Savvy Miami Gym Owners Are Finding Ways to Drive Revenue During Coronavirus, and Members are Loving It


The brick and mortar fitness industry felt shock waves this past week as local governments in Miami-Dade, Broward, and Palm Beach counties ordered the mandatory closure of fitness facilities to help flatten the spread of COVID-19.

For weeks, gym owners, managers, and employees were squeezing every last bit of revenue they could before the inevitable happened, and when it finally arrived, many were left wondering how they were going to live to fight another day.

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Studios and gyms quickly took their classes to the virtual world offering a blend of free, donation-based and paid programming that viewers could do at home. This, all in an effort to maintain an engaged membership base, was the low hanging fruit.

Crafty gyms owners across the area quickly jumped on an additional source of recurring revenue, by renting their otherwise dormant equipment to members.

“We noticed some other gyms around the country doing this and thought it would be a great idea to continue to build revenue, but more importantly, to build community,” said Adam Becker, Co-Owner of Brickell’s Society Fitness.

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Known for their incredibly popular HIIT programming featuring the use of accessible equipment for all fitness levels, Becker and the team quickly whipped up a rental program that allowed members to check out dumbbells, kettlebells, battle ropes, medicine balls, bumper plates, and more for a small recurring monthly charge.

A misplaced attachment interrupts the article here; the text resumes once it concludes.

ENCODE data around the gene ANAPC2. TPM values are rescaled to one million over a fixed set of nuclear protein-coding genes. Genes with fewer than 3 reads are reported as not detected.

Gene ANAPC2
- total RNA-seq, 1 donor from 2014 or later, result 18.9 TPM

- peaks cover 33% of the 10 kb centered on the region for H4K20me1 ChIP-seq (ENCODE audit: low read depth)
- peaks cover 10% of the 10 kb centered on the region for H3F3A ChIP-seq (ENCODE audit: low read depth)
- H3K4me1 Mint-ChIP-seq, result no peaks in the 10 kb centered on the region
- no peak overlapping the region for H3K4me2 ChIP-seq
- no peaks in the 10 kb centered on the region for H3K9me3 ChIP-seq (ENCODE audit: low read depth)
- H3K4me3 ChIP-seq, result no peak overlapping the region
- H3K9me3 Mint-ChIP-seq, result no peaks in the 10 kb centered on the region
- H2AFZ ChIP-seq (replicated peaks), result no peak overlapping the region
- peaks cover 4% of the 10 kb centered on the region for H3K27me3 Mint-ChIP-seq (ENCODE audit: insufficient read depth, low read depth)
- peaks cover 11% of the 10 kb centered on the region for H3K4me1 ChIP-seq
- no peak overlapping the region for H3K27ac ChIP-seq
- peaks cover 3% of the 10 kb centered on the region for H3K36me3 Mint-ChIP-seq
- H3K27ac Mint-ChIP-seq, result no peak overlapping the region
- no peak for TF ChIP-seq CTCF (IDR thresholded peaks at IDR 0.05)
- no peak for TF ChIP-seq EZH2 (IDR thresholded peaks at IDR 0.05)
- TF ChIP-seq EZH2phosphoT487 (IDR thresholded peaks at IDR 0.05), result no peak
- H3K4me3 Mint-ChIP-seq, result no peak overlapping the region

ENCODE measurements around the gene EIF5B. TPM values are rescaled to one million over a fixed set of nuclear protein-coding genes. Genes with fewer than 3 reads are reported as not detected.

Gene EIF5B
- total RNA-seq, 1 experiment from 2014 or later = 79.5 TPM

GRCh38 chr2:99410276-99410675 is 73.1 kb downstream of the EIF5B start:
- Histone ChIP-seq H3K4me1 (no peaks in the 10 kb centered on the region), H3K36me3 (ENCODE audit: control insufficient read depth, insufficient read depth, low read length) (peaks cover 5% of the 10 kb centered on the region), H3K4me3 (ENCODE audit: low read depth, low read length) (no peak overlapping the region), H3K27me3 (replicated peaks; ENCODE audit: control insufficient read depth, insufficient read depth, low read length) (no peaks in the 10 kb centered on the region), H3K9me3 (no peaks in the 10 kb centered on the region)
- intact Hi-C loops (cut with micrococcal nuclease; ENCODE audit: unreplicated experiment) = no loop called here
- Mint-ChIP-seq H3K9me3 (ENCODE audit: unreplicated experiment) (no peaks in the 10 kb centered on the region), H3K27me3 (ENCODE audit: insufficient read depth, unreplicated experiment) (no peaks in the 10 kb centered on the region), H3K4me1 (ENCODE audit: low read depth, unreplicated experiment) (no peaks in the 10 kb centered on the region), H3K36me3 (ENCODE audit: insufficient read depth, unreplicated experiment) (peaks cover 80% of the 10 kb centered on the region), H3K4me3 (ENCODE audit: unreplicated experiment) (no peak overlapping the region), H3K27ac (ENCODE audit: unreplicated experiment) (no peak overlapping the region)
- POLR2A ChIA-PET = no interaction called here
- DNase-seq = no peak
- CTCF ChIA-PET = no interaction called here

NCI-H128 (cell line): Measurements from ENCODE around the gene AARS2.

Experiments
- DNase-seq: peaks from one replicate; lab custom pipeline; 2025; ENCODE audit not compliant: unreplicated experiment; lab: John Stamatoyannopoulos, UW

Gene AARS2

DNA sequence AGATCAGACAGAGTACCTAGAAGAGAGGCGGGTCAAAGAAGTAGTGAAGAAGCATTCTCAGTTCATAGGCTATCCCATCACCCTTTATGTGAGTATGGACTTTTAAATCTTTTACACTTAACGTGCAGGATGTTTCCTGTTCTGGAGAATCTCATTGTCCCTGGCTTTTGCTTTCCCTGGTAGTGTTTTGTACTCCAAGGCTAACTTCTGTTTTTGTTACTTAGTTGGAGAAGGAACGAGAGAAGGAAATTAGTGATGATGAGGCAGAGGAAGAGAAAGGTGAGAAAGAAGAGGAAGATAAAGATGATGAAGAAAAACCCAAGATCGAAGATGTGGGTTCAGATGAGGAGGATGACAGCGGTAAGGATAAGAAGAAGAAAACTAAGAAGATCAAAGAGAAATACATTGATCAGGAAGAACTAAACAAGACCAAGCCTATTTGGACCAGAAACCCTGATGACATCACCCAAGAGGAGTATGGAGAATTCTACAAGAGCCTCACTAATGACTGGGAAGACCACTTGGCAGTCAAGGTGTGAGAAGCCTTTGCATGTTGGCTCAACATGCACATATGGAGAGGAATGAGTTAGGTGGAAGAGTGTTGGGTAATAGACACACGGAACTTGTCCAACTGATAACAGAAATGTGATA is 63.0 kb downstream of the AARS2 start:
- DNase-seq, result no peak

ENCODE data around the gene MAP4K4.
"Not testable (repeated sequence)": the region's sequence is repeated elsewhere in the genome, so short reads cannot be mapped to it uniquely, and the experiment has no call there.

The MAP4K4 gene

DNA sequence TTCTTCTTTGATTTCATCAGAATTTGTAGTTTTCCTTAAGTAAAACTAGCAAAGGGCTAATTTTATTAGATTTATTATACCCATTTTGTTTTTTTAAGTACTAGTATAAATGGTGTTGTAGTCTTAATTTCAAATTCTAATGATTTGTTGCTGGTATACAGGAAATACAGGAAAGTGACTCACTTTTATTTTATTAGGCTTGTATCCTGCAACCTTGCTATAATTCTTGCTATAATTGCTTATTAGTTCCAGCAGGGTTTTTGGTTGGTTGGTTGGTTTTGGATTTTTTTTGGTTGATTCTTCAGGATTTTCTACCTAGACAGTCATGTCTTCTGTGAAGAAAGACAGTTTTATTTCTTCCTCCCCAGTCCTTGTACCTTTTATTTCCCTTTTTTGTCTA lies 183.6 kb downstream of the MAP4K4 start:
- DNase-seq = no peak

“We saw the reaction when people brought the equipment homeand started using them,” said Becker. “So, if two dumbbells and a kettlebell bringa smile to our members, and we can make a few bucks to keep the lights on, it’sa win-win.”

For other studios like RedBike, one of the most popular indoor spin studios in Miami, renting equipment might not be an option, so you’d think.

“We just don’t want people to go crazy, and we want to keep the community connected,” said Andreina Baez, Director of Marketing and Instructor at RedBike. “I kept thinking of a way we could kind of give them (members) bikes. The next day we posted and people literally went crazy for bikes.”

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Baez stated that the delivery method has been morechallenging than regular gym equipment, since bikes can only be delivered oneat a time, but demand is there, with RedBike renting their entire inventory fora monthly fee.

“Everyone has been so grateful, and says they now havesomething to look forward to every day,” said Baez.

As local and federal governments continue to grapple with the spread of COVID-19, local businesses will need to continue to innovate and invent new ways to drive revenue.

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